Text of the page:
The budget battles of the fall of 2013 have come to an end.
President Barack Obama early Thursday morning signed a bill that opens the government and raises the nation's $16.7 trillion borrowing limit, putting an end to a 16-day federal government shutdown and ending the threat of a potential default on U.S. obligations.
The House of Representatives voted late Wednesday night to pass the bill by a 2 85-144 vote. 87 Republicans joined 198 Democrats in voting for the bill in the House. All 144 "no" votes were from Republicans.
Earlier, the Senate passed the bill by an overwhelming 81-18 margin.
" Now that the bill has passed the United States Senate and the House of Representatives, the President plans to sign it tonight and employees should expect to return to work in the morning," Office of Management and Budget Director Sylvia Burwell said.
The bill was the result of a deal brokered by Senate Majority Leader Harry Reid and Minority Leader Mitch McConnell earlier Wednesday. It funds the government through Jan. 1 and suspends the nation's debt limit through Feb. 7. (For the full text of the bill, see here.)
"Let’s be honest: This was pain inflicted on our nation for no good reason, and we cannot make the same mistake again," Reid said after the Senate vote.
It also includes a measure of income verification for those receiving subsidies under the Affordable Care Act. In short, the Secretary of Human Health Services will submit a report no later than Jan. 1 detailing the verification process. The department's inspector general will submit to Congress no later than July a report on the effectiveness of those procedures.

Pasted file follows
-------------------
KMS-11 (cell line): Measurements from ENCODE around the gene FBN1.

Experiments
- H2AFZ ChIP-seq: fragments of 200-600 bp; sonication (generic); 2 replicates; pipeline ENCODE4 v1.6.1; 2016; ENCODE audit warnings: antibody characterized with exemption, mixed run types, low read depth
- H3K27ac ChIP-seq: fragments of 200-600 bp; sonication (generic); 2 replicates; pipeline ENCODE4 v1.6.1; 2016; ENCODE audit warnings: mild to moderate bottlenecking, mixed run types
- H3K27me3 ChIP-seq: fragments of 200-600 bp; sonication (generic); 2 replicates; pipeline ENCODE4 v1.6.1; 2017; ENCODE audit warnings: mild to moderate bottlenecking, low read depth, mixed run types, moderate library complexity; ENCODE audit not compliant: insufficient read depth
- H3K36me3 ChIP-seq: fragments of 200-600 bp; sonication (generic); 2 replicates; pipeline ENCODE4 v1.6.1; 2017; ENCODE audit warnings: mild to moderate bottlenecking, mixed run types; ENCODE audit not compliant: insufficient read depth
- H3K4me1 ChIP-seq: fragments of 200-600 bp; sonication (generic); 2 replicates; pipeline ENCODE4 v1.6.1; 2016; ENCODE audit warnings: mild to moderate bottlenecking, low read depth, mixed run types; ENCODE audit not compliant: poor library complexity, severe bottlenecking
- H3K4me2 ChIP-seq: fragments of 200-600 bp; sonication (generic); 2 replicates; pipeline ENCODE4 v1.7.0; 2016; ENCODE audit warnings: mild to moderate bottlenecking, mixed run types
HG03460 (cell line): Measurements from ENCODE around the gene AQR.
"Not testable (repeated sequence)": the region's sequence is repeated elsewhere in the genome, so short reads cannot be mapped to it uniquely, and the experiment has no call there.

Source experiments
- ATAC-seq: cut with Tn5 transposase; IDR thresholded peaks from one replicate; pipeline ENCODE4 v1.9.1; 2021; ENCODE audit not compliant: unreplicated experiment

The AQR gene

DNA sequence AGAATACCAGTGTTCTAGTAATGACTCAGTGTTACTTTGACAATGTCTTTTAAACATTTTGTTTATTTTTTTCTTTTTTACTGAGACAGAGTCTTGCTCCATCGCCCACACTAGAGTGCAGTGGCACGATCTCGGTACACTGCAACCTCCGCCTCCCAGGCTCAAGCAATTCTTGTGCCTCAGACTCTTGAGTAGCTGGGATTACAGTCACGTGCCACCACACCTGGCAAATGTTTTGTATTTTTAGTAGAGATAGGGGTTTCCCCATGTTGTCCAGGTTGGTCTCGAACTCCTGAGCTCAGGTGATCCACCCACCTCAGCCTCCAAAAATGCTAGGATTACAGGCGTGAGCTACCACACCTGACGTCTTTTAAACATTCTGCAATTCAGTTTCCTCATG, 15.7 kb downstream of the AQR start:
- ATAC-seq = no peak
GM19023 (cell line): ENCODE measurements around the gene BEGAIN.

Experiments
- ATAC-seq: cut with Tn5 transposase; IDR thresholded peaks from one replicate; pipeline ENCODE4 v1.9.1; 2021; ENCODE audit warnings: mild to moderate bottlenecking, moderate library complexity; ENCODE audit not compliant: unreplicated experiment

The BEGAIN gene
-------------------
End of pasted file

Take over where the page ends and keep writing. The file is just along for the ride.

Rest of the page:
House Speaker John Boehner let the bill come to the House floor and pass with mostly Democratic votes.
Obama delivered a statement from the White House Wednesday night after the Senate completed its vote, hailing leaders from both parties for reaching the agreement.
" Hopefully next time it won't be in the 11th hour," Obama said in very brief remarks from the White House briefing room. "We've got to stop governing by crisis."
The bill's final passage ended months of back-and-forth squabbling between the two parties, which first focused on conservatives' wish to defund the Affordable Care Act through the continuing resolution to keep the government funded.
In late September, Boehner went along with a plan backed by Sens. Ted Cruz (R-Texas) and Mike Lee (R-Utah), and the House initially passed a continuing resolution that stripped funding for Obamacare.
This led to legislative ping-ponging between the House and Senate ahead of the Sept. 30 deadline to keep the government funded. Ultimately, the two chambers couldn't agree on a deal, and the federal government entered into its first shutdown in 17 years.
It lasted 16 days.
Ultimately, the fight over the debt ceiling worked its way into the shutdown battle. Late last week, the two sides began discussing a deal that would resolve the two issues, but they couldn't agree over the weekend.
House leadership decided on Tuesday to move its own bill. That plan ended in disaster, as leadership couldn't amass enough GOP votes for the measure to pass after House conservatives revolted against the measure. That led to an immediate resumption of talks between Reid and McConnell, who announced the final deal at noon on the Senate floor Wednesday.
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